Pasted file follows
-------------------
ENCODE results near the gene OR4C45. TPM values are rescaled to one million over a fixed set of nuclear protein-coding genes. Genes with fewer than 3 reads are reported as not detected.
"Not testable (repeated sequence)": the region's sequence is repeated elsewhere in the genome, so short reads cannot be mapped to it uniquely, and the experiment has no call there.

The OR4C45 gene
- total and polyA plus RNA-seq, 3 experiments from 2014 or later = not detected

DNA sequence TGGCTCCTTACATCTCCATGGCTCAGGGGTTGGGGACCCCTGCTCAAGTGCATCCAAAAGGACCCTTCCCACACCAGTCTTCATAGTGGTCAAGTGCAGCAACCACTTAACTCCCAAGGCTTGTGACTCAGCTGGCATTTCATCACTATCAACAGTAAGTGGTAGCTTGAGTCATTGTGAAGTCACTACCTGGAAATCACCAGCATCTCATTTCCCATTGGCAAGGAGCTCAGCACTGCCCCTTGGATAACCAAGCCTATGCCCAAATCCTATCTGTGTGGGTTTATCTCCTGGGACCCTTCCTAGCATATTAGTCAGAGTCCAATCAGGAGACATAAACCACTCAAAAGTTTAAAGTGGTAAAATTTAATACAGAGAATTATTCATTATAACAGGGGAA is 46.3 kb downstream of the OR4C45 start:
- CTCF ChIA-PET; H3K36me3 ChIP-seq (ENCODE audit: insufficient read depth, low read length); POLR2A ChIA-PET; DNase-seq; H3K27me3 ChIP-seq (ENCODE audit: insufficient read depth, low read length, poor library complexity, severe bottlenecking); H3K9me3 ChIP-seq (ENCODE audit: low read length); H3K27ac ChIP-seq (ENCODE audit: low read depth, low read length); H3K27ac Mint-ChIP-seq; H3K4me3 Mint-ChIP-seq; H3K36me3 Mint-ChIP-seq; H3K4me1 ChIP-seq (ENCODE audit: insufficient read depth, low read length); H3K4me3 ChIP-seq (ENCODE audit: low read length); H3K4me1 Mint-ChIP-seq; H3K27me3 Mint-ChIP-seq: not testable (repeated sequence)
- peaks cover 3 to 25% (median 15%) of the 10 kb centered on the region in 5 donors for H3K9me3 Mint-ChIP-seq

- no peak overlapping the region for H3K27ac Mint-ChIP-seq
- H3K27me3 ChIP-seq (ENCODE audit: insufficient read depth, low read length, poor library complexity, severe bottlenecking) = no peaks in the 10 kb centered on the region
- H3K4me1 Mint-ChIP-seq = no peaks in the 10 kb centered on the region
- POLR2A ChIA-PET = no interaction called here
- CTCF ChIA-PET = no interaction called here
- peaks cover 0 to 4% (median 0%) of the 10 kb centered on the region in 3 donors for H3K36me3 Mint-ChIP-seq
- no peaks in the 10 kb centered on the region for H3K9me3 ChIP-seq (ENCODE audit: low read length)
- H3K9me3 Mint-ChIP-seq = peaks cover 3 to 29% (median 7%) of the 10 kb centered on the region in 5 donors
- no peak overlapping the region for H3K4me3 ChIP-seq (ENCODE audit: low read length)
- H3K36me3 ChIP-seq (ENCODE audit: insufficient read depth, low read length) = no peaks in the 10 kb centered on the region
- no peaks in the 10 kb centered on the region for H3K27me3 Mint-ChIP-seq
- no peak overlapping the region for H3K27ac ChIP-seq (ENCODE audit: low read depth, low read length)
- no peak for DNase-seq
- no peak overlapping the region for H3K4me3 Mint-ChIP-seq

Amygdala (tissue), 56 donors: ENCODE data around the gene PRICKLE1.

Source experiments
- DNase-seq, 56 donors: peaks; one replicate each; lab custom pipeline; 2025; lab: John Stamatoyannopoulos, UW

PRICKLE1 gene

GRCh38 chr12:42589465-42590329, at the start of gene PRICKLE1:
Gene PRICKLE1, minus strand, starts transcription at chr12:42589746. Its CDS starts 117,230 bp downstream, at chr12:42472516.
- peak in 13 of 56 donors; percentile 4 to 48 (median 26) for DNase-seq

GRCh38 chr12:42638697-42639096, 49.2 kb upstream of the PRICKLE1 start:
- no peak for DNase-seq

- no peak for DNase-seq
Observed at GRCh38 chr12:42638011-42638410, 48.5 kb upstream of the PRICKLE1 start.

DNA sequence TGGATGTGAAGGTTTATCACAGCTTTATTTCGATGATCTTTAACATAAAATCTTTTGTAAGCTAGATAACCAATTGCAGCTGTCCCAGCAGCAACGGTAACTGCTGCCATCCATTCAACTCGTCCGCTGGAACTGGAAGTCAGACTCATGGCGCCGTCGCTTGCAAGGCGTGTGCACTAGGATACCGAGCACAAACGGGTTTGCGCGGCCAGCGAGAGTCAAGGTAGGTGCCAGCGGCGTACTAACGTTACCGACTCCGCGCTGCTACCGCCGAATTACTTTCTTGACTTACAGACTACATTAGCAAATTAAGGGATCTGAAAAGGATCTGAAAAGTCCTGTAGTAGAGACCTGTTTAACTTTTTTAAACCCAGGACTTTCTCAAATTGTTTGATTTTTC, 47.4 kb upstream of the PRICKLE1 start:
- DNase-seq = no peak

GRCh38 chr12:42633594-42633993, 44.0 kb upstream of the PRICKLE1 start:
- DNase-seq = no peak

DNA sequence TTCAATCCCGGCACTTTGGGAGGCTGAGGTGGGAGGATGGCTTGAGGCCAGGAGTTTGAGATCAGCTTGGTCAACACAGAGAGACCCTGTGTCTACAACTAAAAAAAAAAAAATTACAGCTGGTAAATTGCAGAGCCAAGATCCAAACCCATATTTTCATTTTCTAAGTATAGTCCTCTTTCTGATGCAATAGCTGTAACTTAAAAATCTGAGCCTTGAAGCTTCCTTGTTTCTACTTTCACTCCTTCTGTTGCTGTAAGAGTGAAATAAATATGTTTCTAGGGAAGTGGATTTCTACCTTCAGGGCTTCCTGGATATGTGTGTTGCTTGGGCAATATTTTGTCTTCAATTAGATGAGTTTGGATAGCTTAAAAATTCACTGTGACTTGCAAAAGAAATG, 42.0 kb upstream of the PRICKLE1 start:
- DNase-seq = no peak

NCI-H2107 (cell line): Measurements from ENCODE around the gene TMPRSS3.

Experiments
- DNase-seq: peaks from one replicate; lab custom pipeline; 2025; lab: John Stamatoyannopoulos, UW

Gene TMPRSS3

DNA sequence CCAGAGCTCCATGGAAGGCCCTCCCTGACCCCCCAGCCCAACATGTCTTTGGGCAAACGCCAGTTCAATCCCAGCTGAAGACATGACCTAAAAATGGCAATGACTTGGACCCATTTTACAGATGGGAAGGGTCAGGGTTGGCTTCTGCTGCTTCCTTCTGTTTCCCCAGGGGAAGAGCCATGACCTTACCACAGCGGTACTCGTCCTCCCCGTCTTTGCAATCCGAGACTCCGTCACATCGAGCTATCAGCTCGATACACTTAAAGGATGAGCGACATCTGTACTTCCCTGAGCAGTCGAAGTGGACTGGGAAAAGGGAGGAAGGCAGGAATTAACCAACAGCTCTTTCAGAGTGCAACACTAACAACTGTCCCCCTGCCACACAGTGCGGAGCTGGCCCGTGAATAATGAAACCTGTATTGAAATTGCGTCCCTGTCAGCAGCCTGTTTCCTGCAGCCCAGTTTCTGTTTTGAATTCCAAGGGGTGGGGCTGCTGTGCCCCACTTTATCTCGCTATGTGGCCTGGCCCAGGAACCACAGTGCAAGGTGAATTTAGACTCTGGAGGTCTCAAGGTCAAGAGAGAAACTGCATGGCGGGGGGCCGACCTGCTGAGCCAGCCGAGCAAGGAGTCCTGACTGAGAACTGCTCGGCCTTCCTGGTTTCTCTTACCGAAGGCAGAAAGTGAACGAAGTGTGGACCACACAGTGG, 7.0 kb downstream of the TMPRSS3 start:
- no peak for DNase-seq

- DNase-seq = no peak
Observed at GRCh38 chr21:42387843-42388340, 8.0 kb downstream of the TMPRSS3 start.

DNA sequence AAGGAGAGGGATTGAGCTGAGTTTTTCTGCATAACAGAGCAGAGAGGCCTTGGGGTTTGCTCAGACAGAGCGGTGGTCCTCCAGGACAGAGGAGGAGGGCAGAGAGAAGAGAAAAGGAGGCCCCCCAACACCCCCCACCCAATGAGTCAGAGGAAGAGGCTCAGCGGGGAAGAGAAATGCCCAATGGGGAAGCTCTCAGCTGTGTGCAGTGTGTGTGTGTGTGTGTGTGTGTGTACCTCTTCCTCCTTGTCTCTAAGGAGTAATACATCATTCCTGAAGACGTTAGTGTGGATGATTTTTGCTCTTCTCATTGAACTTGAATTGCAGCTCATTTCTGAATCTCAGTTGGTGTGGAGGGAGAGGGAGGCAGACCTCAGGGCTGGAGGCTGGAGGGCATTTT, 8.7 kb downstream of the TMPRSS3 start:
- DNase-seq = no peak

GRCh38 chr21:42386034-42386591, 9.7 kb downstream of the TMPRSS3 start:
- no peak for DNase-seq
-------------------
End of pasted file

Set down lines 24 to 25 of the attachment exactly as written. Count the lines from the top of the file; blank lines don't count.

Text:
- DNase-seq, 56 donors: peaks; one replicate each; lab custom pipeline; 2025; lab: John Stamatoyannopoulos, UW

PRICKLE1 gene